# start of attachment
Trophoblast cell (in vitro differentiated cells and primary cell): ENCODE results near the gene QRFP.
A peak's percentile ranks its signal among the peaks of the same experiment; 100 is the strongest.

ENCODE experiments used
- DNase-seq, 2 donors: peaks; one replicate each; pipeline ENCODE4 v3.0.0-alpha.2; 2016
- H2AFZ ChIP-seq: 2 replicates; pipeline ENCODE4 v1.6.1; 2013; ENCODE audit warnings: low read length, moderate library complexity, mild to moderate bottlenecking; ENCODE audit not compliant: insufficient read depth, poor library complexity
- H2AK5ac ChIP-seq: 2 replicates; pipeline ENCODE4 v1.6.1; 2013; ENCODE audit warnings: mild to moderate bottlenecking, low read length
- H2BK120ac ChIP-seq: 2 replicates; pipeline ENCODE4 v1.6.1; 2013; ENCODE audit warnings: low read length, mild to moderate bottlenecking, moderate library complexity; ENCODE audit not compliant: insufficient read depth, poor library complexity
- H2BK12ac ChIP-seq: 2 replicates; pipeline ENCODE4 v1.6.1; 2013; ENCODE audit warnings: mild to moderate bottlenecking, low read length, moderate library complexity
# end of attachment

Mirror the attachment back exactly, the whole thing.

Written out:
Trophoblast cell (in vitro differentiated cells and primary cell): ENCODE results near the gene QRFP.
A peak's percentile ranks its signal among the peaks of the same experiment; 100 is the strongest.

ENCODE experiments used
- DNase-seq, 2 donors: peaks; one replicate each; pipeline ENCODE4 v3.0.0-alpha.2; 2016
- H2AFZ ChIP-seq: 2 replicates; pipeline ENCODE4 v1.6.1; 2013; ENCODE audit warnings: low read length, moderate library complexity, mild to moderate bottlenecking; ENCODE audit not compliant: insufficient read depth, poor library complexity
- H2AK5ac ChIP-seq: 2 replicates; pipeline ENCODE4 v1.6.1; 2013; ENCODE audit warnings: mild to moderate bottlenecking, low read length
- H2BK120ac ChIP-seq: 2 replicates; pipeline ENCODE4 v1.6.1; 2013; ENCODE audit warnings: low read length, mild to moderate bottlenecking, moderate library complexity; ENCODE audit not compliant: insufficient read depth, poor library complexity
- H2BK12ac ChIP-seq: 2 replicates; pipeline ENCODE4 v1.6.1; 2013; ENCODE audit warnings: mild to moderate bottlenecking, low read length, moderate library complexity